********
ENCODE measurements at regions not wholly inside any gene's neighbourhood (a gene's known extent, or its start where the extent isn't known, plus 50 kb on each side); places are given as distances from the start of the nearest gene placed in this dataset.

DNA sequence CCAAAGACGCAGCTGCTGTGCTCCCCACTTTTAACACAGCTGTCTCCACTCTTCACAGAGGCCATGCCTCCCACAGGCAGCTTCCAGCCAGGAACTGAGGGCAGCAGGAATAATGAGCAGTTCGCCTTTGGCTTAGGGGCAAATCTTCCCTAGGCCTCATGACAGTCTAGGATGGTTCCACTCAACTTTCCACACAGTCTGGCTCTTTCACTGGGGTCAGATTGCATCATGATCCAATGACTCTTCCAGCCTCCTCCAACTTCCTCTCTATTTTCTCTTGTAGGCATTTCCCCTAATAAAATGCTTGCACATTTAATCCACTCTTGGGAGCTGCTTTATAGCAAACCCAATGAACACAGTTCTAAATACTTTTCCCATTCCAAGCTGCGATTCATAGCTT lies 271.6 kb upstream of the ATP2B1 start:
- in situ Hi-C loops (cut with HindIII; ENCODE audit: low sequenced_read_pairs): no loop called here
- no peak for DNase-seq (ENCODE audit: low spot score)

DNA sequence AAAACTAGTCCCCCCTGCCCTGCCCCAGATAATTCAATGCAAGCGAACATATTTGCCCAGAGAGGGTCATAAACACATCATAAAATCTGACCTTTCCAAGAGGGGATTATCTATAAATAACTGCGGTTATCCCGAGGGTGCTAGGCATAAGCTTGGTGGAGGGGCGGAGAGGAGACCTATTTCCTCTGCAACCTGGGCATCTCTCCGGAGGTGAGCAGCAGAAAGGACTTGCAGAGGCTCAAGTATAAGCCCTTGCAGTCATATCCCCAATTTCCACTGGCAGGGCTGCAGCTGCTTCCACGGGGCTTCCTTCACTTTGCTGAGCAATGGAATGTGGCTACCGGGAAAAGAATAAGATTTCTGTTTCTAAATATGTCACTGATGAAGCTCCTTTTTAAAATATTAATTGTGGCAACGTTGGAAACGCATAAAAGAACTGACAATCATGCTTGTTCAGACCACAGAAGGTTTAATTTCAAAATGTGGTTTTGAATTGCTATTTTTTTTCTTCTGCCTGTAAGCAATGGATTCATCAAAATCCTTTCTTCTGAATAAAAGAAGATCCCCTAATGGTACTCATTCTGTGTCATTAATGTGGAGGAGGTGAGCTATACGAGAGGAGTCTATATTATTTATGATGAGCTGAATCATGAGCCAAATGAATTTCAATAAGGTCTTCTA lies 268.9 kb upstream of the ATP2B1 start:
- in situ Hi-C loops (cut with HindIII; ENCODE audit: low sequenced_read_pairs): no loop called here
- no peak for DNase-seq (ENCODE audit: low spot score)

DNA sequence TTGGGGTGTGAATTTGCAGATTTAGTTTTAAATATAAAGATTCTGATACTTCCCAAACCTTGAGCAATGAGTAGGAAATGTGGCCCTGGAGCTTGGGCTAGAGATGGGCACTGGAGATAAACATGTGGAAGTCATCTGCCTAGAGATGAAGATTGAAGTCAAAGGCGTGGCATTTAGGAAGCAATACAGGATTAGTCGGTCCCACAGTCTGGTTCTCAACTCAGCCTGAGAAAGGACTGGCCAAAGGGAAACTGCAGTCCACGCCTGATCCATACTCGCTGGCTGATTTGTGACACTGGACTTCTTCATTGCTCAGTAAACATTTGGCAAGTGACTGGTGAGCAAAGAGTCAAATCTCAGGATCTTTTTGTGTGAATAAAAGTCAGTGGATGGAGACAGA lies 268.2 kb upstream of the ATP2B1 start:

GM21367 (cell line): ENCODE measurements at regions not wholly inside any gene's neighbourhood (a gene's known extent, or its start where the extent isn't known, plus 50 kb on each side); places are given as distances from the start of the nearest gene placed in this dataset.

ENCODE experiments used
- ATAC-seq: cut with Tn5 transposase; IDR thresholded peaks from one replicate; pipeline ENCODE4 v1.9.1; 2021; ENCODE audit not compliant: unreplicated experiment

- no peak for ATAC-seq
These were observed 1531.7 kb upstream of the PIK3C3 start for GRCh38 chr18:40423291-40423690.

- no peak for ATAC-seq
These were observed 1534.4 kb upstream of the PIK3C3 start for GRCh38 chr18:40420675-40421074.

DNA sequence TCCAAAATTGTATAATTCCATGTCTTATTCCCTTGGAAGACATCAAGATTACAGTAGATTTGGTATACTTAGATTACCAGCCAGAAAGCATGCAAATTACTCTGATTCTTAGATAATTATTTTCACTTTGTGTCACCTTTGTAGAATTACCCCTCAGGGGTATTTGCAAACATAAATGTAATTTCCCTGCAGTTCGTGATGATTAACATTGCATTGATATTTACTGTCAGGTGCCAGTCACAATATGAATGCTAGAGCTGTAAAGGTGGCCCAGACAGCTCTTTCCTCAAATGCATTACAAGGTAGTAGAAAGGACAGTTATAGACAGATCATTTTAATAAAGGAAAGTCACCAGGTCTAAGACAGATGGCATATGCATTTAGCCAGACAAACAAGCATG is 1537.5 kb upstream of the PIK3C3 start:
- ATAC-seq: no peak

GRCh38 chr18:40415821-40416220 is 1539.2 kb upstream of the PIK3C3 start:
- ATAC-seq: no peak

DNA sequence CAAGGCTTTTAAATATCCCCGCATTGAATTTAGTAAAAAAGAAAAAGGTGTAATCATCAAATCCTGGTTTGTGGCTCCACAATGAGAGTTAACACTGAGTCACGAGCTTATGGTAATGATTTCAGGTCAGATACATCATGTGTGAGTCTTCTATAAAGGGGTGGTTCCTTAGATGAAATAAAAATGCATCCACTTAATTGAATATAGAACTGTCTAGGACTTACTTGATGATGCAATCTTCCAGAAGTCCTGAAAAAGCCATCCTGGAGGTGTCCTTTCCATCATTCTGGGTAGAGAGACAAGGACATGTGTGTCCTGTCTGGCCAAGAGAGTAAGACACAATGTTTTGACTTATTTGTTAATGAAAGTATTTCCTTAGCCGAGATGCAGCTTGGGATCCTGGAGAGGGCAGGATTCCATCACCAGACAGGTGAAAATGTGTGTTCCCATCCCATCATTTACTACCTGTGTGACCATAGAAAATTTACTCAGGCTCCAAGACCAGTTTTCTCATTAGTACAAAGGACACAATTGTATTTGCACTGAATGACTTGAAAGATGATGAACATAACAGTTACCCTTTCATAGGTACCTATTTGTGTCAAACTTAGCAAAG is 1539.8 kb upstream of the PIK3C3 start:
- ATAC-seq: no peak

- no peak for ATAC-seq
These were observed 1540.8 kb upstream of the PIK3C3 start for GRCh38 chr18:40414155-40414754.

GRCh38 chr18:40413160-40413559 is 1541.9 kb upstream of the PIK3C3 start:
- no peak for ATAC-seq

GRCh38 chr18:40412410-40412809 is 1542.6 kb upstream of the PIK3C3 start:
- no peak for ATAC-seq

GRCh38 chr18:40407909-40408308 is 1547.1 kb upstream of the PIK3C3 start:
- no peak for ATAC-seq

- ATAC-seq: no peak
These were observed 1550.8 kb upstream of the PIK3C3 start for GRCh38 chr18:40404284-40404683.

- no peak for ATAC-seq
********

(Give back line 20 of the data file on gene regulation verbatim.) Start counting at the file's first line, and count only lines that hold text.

DNA sequence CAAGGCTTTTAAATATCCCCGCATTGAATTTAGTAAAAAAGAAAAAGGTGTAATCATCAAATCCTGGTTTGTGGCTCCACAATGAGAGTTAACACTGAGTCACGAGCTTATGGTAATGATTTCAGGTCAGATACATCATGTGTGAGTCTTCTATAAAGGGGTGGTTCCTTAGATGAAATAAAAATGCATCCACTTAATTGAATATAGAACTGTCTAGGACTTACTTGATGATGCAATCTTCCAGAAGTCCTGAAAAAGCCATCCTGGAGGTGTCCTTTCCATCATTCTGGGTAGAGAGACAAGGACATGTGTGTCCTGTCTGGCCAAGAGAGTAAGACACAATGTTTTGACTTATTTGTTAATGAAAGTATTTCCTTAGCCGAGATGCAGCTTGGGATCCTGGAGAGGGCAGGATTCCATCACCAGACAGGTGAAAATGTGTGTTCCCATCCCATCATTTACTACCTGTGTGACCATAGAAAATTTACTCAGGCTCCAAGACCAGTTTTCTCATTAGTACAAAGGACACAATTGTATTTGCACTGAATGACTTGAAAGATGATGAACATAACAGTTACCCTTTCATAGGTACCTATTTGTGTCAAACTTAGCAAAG is 1539.8 kb upstream of the PIK3C3 start: